- At birth the baby may be covered with a white creamy coating called vernix, which protected her skin inside the salty amniotic fluid. It wipes off easily. A baby's skin is smooth and soft to the touch. Sometimes the hands and feet are pale or slightly blue, and they may feel cold for several weeks. Some babies have soft, downy hair on their foreheads and backs, called lanugo. It will fall out gradually.
- If you or your partner is dark-skinned, your baby may have pigmented areas just above the buttocks called Mongolian spots. They are not bruises, and they will disappear by age five.
- If you are light-skinned, your baby may have pink or red rash-like marks on her eyelids, forehead, and the back of her neck called "stork bites". These marks disappear in a few months.
Scalp and skull
- You may notice that your baby has two soft spaces between her skull bones (one at the top of her head and one near the back). These are called fontanels and are places where the bones have not grown together yet. The one at the back will close at about six to eight weeks after birth, while the other will close up by the time your baby is about 15 months old.
- For the first few days, your baby's head may appear pointy or oddly shaped; this is because of molding, the process that allows the head to pass through the birth canal. It will go away on its own.
- Your new baby may or may not have hair. The hair color can change after a few weeks or months, as can the hair texture.
Head and neck
- Your new baby can move her head from side to side. When she lies on her belly she can also lift her head up. When you carry or hold your baby, you need to support the back of her head.
- Her neck muscles aren't strong enough yet to support her head. If you are unsure about the best position to carry or hold your baby, you should ask your health care provider, an experienced mother, or doula.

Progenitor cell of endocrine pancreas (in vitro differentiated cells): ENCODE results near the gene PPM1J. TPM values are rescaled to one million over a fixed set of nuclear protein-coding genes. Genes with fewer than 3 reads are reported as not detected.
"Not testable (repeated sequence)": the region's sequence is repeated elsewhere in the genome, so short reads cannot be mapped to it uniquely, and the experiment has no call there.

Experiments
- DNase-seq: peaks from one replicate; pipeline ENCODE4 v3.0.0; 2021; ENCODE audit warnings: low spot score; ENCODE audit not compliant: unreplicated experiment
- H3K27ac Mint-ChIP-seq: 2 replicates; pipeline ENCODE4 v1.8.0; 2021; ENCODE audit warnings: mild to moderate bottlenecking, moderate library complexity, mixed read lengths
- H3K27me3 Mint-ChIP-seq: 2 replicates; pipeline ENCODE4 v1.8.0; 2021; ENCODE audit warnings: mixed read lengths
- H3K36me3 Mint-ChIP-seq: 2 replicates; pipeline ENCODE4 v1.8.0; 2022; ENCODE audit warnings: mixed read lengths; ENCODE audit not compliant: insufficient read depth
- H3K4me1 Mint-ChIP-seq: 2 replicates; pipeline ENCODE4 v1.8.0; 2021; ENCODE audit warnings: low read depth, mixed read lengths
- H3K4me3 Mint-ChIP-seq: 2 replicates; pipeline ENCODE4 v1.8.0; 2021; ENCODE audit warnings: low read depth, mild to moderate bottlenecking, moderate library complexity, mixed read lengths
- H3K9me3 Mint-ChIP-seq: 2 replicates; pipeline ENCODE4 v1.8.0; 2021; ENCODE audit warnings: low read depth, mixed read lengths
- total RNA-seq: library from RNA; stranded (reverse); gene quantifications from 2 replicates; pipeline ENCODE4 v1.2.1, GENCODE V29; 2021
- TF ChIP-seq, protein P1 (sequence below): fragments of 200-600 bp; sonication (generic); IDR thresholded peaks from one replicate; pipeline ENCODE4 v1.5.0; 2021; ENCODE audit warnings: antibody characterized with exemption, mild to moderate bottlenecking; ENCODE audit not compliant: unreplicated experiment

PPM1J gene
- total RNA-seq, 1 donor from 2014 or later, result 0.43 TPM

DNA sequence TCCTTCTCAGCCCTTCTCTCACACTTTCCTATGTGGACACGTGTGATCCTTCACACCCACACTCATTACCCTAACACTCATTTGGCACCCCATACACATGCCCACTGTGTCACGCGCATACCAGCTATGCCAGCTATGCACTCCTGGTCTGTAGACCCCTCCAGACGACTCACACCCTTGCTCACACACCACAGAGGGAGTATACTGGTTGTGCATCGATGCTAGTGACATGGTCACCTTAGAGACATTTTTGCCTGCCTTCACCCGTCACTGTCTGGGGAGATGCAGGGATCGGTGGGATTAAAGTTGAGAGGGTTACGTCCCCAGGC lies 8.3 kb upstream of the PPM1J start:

Nose, eyes, chin, mouth, and ears
- Newborns have a sense of taste and smell at birth.
- Newborn babies often have flat noses. Because they breathe mainly through their nose, they may sneeze a lot; this is to clear any mucus in their nasal passages.
- You may notice tiny white spots under the skin of her nose and chin; these are called milia and go away after a few weeks.
- Don't be alarmed if your baby's earlobes appear odd; they may have been bent during birth, and they will return to normal shortly.
- Your baby's eyes can focus 8 to 12 inches from her face, follow light, and respond to bright objects. At first, many newborns look as if they're cross-eyed; this is because their eye muscles are not fully developed. The lids may be puffy at first. A newborn baby's eye color is usually slate blue, but will change to its true color within the next few months.
- New babies often have slight swelling of one or of both of their breasts caused by the mother's hormones. Their nipples may also leak small amounts of a milky fluid. The swelling and leaking are normal and should be left alone. Both will go away shortly.
- Newborns often have genitals that appear large. Girl babies may also have a slight vaginal discharge of blood-tinged mucus (that you can wipe away gently). It will usually disappear within a few days.
Breathing, heart, and lungs
- Breathing in newborns is usually uneven. Your baby may take fast and shallow breaths, and then slow to deep breaths.
- It is normal for a baby's heart to beat very quickly.
Reflexes Your baby has several reflexes when it is born. Some, such as the stepping reflex, disappear quickly; others, like the Moro reflex, last a few months. These reflexes include:
- Rooting – when the baby's cheek is stroked, she will turn her head in that direction and open her mouth.
- Moro – if startled, a newborn will fling out her arms and legs.
- Gag – this allows your baby to protect herself against choking.
- Grasp – when your baby's fingers wind themselves tightly around your finger or another object.
- Walking or stepping – if held upright, a baby will make stepping movements with her legs.
Most recent page update: 9/10/2012
© 2015 National Partnership for Women & Families. All rights reserved.
Founded in 1918, Childbirth Connection has joined forces with and become a core program of the National Partnership for Women & Families. Together, these two women's health powerhouses are transforming maternity care in the United States.
News and Features
Check out our resource, "Hormonal Physiology of Childbearing: Evidence and Implications for Women, Babies, and Maternity Care" Read more
Childbirth Connection has joined forces with and become a core program of the National Partnership for Women & Families. Read more Our History
This interactive timeline highlights our trailblazing work since 1918. Launch timeline Our Vision
We want all women and babies receive the best possible maternity care. Play video